[This is taken from George Routledge's Courtship and Matrimony. Mr. Routledge lived between 1812 and 1888, but we trust his advice remains of interest. - Ed.]
The dress of the bride during the honeymoon should be characterized by modesty, an attractive simplicity, and scrupulous neatness. The slightest approach to slatternliness in costume, when all should be exquisitely trim from chevelure to chaussure, would be an abomination, and assuredly beget a most unpleasant impression on the susceptible feelings of the husband. He will naturally regard any carelessness or indifference in this respect, at such a time, as a bad sign for the future.
The Wedding Cards.
The distribution of these has long been regarded as an important social duty; it devolves, as we have already said, on the bridesmaids, who meet for that purpose at the house of the bride’s father on the day after the wedding. The cards, which are always furnished by the bridegroom, are two fold—the one having upon it the gentleman’s and the other the lady’s name. They are placed in envelopes, those containing the lady’s card having her maiden name engraved or lithographed inside the fold, and have all been addressed some time before by the bridesmaids, to whom the gentleman has given a list of such of his friends as he wishes to introduce to his home.
The lady generally sends cards to all whom she has been in the habit of receiving or visiting while at her father’s house. She too has now an opportunity of dropping such acquaintances as she may not be desirous of retaining in her wedded life.
This point of sending the cards has until recently been considered as one requiring great care and circumspection, since an omission has frequently been regarded as a serious affront. To those parties whose visiting acquaintance is wished to be kept up, on the bride’s card it has been the custom until lately to add the words “At home” on such a day. But this usage is going out of vogue.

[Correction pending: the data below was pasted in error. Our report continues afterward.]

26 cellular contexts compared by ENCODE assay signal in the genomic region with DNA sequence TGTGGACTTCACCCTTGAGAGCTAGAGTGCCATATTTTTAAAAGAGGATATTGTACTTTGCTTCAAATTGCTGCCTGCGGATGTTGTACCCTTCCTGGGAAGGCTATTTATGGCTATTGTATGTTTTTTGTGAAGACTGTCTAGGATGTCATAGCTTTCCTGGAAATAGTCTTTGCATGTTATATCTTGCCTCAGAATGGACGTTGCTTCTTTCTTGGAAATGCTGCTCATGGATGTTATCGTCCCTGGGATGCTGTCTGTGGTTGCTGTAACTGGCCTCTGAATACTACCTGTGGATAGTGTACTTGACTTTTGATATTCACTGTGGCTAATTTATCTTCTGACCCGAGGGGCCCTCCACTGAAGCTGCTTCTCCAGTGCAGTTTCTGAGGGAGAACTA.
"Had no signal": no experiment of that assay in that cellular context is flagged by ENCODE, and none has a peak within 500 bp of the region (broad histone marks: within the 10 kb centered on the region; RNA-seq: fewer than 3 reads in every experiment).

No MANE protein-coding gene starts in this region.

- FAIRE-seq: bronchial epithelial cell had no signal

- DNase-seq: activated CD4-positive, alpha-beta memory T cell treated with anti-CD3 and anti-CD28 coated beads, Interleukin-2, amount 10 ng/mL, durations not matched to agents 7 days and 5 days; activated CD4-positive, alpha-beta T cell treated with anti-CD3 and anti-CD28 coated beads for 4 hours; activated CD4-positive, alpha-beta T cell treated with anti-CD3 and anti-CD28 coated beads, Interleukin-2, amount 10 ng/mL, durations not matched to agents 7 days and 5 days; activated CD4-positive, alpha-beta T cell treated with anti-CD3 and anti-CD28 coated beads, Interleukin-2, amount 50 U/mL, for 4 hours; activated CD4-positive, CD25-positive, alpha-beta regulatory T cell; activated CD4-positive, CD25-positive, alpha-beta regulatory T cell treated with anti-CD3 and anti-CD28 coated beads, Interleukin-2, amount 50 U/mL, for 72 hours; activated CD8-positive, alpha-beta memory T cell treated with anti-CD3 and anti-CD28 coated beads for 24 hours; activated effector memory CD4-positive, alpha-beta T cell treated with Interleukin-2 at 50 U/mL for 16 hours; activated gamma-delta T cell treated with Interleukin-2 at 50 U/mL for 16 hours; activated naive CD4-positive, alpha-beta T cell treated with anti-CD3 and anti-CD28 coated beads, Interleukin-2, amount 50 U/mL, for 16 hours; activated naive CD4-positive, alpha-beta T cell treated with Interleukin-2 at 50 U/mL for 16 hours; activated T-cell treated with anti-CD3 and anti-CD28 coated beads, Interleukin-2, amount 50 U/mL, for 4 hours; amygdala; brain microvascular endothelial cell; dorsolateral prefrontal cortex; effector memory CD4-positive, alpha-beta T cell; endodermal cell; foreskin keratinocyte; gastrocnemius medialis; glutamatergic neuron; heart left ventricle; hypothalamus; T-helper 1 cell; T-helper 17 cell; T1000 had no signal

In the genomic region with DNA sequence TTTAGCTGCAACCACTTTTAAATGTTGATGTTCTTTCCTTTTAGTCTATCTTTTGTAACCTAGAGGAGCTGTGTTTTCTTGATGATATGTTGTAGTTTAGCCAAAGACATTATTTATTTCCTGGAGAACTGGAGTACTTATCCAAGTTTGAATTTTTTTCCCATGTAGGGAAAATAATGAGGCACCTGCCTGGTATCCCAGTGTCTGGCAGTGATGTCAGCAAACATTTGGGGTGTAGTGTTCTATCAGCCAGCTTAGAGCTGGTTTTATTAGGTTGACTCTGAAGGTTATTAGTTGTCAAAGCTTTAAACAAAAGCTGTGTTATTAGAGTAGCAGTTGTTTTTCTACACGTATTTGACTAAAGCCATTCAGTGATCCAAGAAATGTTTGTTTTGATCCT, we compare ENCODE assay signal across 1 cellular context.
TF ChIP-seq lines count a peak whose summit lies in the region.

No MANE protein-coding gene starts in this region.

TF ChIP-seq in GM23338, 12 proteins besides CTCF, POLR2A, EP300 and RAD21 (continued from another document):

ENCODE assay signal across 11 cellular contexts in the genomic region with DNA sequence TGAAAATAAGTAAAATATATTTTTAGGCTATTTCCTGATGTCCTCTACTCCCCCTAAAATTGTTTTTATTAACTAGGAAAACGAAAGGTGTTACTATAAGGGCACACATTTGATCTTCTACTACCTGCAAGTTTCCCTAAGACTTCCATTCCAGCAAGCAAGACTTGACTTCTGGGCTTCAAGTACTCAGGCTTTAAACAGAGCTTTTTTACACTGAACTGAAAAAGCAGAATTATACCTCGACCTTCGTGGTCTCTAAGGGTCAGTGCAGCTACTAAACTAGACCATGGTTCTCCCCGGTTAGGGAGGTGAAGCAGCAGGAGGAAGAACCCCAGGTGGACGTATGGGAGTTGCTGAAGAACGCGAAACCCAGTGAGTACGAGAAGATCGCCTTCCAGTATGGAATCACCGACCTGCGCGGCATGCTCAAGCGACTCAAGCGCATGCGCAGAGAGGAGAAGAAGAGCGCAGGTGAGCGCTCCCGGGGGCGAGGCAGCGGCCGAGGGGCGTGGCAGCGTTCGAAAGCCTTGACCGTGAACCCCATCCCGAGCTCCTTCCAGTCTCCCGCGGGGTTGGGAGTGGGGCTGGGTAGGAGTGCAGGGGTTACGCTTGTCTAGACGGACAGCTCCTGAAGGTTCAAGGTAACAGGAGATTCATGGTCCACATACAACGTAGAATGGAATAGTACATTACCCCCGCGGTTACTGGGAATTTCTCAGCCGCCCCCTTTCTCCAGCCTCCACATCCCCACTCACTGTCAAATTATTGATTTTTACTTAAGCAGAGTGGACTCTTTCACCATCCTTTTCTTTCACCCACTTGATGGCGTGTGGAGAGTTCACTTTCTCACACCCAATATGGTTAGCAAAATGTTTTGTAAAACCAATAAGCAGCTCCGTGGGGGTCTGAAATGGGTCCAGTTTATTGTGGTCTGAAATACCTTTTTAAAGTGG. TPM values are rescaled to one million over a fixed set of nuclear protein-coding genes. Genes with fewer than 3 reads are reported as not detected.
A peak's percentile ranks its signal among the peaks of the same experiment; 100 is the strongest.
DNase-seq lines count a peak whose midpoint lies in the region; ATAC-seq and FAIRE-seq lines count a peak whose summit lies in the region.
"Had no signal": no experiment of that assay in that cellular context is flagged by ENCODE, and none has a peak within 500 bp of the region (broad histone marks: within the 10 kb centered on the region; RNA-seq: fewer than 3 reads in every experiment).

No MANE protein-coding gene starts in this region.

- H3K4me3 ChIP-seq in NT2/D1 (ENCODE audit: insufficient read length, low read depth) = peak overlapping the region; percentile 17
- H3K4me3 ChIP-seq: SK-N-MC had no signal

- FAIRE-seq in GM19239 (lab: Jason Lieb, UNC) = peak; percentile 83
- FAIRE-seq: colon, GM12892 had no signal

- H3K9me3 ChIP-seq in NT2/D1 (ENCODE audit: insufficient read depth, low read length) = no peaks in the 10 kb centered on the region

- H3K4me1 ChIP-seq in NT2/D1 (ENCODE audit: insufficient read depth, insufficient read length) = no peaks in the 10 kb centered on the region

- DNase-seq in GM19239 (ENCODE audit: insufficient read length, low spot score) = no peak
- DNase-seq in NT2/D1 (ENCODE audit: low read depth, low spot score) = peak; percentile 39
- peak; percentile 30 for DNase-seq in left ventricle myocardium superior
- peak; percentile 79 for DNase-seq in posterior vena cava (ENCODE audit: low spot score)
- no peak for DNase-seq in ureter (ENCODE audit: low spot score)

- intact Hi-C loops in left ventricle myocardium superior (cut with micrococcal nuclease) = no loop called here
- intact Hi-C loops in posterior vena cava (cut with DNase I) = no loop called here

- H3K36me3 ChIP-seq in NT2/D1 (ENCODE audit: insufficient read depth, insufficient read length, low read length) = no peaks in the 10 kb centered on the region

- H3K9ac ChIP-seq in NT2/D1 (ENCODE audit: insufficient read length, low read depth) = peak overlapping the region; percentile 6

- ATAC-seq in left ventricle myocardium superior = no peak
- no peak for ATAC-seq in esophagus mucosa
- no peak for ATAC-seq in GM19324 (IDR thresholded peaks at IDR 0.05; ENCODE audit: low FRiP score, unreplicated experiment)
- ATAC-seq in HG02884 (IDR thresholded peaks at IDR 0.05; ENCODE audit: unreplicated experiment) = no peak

To send cards without an address is an intimation that the parties are not expected to call except in the case of friends who reside far away, or when the marriage has taken place at a distance. In fact, the address is understood to denote “At home,” by those who adhere to the custom; it is better, however, that those words should be put upon the cards.
A practice has grown up of late, more particularly where the circle of friends is extensive, to send invitations to such as are not called to the wedding feast to attend the ceremony at church, instead of issuing cards at all. When this rule is observed, it is usual in notifying the marriage in the newspapers to add the words “No Cards.”
Reception of Visitors.
On the return of the wedded pair from their honeymoon trip, about a month or six weeks after the wedding, they were, until recently, expected to be “At home;” but the formality of reception days is now generally exploded. Intimate friends, whether “At home” cards have been issued or not, will, however, be expected to pay them a visit. But if reception days have been fixed, the bride, with her husband and bridesmaids, will sit “at home” ready to receive those to whom cards have been sent, the bride wearing her wedding dress, and the company invited to partake of wedding cake and wine to drink the health of the bride.
The bride and her husband, or, in case he may not be able to attend her, the principal bridesmaid—the last of whose official duties this is—usually return all the wedding visits paid to them. Those who may have called on the bride without having received wedding cards should not have their visits returned, unless special reason exists to the contrary, such visit being deemed an impolite intrusion.
These return visits having been paid, the happy pair cease to be spoken of as bride and bridegroom, but are henceforward styled the “newly-married couple;” and then all goes on as if they had been married twenty years.
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